SHOP TALK: BATGIRL writer Bryan Q. Miller on writing teen heroes

SHOP TALK: BATGIRL writer Bryan Q. Miller on writing teen...

By DCE Editorial Friday, November 12th, 2010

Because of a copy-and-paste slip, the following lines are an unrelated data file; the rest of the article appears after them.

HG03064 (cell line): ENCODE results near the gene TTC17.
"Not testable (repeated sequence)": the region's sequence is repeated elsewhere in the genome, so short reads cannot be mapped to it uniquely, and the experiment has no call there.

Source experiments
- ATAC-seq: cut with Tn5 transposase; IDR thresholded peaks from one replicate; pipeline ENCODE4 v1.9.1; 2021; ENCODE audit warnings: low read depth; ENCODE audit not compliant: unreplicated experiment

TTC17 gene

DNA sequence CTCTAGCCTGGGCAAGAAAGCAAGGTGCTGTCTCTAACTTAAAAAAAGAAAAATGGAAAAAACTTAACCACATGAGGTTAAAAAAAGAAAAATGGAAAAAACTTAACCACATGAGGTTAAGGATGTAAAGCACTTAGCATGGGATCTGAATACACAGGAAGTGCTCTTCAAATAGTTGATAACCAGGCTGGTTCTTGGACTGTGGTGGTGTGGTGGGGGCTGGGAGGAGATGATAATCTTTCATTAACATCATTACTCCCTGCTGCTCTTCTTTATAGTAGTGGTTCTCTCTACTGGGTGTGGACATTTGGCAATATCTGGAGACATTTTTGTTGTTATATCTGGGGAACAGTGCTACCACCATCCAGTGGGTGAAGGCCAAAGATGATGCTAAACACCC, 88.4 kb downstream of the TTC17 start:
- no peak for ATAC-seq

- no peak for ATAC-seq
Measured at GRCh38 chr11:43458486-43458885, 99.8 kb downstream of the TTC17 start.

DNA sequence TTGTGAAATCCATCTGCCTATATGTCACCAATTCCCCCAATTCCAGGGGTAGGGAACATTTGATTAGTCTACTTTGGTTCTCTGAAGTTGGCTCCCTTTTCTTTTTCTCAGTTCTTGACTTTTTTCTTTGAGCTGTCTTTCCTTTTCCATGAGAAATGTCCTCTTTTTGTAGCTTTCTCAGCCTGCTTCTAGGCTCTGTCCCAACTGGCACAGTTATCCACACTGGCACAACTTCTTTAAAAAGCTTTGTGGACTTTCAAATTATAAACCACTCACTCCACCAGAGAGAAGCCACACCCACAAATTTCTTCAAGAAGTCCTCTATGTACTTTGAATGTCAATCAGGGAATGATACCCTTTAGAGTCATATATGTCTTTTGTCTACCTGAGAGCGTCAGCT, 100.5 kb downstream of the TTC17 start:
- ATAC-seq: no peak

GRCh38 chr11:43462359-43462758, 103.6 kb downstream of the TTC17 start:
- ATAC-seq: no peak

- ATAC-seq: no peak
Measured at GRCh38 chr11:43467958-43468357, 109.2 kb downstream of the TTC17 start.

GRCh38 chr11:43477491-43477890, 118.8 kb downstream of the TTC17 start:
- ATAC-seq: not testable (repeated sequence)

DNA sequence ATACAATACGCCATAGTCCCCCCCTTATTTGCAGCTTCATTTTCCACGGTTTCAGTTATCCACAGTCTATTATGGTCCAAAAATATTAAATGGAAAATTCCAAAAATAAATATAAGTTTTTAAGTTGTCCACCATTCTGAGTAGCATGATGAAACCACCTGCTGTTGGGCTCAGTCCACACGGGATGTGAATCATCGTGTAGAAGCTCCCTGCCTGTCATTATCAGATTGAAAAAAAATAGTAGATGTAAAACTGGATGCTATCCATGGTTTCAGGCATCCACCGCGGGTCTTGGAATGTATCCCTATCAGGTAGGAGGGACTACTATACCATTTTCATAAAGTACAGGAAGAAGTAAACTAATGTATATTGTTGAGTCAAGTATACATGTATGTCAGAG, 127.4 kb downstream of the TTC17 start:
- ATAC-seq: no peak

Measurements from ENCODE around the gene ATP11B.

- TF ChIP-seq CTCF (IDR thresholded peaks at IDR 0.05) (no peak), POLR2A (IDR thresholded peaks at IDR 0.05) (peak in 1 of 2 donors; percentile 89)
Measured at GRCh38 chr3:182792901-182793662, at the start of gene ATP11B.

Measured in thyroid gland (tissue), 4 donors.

BG_Cv15_ds.indd Bruce Wayne travelled through time, a living, temporal bomb – teeming with highly dangerous Omega energy. He was a caveman, a pirate, a pilgrim, a cowboy, a gumshoe… something with computer tentacles from the far future… And when he finally got home, when Bruce Wayne finally beat death, beat fate, conquered time itself, what happened? BATGIRL SLAPPED HIM IN THE FACE. Right across that beautiful, battle-scarred, chiseled chin of his. It was a gut reaction. He put her through a test she knew she didn’t need, after a year of Stephanie proving to the entire world that she deserved a second chance. She was offended. Disgusted. And in that moment… she had a natural, human reaction. And then what happened after that? Batgirl apologized. Because Stephanie Brown is a person. Who is also a hero. And a girl. But first and foremost, she’s a person... who watches Futurama reruns on basic cable (but that’s beside the point). Knowing that is key to writing Batgirl (not the Zoidberg part; the person part.) She’s a human being. Free to make her own mistakes, to have her own triumphs. Sure, she has limitations... but Stephanie knows what they are. And she isn’t going to let anything hold her back. Batgirl’s becoming more self-aware, as we all do when we’re her age. She’s growing. Have I ever been a nineteen year old girl who moonlights as a costumed vigilante? The short answer is “No.” But I have been nineteen – just like Stephanie. Right at the edge of undeniable, honest-to-goodness adulthood. She’s finding herself, and in the pages of Batgirl, we’re right there beside her, along for the ride. And much like everyone’s first year of college, Stephanie’s is going to be a bumpy one. Filled with Reapers and Witch Boys. Beetles and Bathounds. Deadlines and finals. Even though extraordinary things come her way, there’s always the “normal” thrown into the mix. Batgirl by her very nature should be immediately relatable to the reader. That’s why we gave her a costume where you can see her eyes and, more importantly, her smile. She’s a hero with emotion, which is both her biggest vulnerability… and her greatest asset. And in that space in between, that’s where Batgirl’s sense of hope comes from. Hope for a brighter tomorrow. Hope for a safer Gotham. Hope for a second chance at… everything. Batgirl not only wants the world to be a better place, but she believes that it’s possible. Which means that (hopefully) Stephanie Brown is just like you and me. Except that she knows some karate. I do not know karate. Kudos to you if you do.